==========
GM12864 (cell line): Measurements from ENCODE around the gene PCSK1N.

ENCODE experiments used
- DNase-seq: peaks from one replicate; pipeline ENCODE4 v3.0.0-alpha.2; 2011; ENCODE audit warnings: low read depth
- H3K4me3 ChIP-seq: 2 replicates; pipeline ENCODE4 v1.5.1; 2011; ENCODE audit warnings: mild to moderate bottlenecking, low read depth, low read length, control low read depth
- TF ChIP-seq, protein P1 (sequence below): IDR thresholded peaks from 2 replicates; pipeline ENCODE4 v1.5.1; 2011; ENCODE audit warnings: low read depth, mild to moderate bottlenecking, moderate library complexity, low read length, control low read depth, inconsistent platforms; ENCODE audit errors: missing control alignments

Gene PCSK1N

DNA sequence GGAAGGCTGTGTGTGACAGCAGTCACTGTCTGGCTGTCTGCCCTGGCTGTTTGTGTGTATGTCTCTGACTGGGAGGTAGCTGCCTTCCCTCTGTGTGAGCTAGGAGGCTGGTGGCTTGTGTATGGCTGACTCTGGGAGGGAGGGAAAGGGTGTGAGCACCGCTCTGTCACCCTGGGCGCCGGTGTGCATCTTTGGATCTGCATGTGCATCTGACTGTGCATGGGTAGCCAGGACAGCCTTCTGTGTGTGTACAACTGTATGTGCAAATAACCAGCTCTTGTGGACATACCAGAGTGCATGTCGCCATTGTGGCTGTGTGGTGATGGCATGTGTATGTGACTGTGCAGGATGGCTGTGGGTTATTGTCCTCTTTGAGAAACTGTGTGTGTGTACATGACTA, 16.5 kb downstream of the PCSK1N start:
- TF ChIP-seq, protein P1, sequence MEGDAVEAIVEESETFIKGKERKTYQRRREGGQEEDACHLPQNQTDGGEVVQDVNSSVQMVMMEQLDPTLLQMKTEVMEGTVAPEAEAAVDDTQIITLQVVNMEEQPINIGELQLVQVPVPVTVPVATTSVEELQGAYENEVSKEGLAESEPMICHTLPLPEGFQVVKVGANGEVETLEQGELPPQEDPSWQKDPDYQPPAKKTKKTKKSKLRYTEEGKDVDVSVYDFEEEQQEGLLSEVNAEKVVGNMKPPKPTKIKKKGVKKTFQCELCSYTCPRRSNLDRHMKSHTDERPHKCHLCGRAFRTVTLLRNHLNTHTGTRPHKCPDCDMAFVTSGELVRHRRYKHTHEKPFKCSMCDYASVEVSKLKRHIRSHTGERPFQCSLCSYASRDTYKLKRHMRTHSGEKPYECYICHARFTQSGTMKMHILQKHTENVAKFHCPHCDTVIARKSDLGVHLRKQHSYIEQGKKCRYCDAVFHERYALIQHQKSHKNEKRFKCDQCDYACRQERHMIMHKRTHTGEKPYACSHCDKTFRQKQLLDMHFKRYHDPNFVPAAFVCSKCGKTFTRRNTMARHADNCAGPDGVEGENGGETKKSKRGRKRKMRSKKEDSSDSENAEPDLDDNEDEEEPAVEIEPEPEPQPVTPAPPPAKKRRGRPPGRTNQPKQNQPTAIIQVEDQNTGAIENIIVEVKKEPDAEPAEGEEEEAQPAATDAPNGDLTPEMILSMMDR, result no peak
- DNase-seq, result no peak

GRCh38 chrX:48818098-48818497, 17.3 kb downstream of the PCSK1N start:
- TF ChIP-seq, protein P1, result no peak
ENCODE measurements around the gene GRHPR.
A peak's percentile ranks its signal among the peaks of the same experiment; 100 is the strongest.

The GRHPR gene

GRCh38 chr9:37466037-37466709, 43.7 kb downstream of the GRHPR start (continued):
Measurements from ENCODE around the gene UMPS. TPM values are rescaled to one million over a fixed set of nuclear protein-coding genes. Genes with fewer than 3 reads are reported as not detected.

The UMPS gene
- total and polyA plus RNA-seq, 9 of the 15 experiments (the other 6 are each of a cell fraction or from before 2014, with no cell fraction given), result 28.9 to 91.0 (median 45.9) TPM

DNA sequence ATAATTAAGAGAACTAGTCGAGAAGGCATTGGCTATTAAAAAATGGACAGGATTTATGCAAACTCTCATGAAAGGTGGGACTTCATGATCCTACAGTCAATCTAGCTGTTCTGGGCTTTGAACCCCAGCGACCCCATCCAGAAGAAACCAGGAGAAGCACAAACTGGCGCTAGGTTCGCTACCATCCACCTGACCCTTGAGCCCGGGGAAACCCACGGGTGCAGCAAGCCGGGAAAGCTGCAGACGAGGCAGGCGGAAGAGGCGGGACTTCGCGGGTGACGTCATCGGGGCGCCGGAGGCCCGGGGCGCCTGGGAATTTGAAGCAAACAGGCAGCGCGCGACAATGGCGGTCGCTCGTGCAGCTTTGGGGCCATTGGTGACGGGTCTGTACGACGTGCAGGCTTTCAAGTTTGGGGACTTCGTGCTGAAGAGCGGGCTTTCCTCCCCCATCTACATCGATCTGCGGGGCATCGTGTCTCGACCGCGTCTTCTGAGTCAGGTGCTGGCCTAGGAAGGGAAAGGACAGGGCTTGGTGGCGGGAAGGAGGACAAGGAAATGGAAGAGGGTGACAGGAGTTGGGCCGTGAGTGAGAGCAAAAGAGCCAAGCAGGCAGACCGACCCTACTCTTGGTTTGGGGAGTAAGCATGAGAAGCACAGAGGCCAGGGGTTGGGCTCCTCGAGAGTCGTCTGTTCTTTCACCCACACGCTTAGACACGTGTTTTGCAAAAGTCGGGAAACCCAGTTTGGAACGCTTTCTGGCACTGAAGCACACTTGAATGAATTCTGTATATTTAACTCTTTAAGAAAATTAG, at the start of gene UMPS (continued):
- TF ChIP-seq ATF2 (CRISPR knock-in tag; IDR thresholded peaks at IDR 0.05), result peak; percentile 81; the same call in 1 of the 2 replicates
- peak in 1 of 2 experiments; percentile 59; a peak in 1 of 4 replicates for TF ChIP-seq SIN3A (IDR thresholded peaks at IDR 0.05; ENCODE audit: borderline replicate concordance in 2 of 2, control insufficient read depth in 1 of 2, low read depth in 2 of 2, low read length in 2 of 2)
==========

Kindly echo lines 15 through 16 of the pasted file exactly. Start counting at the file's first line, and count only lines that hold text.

GRCh38 chr9:37466037-37466709, 43.7 kb downstream of the GRHPR start (continued):
Measurements from ENCODE around the gene UMPS. TPM values are rescaled to one million over a fixed set of nuclear protein-coding genes. Genes with fewer than 3 reads are reported as not detected.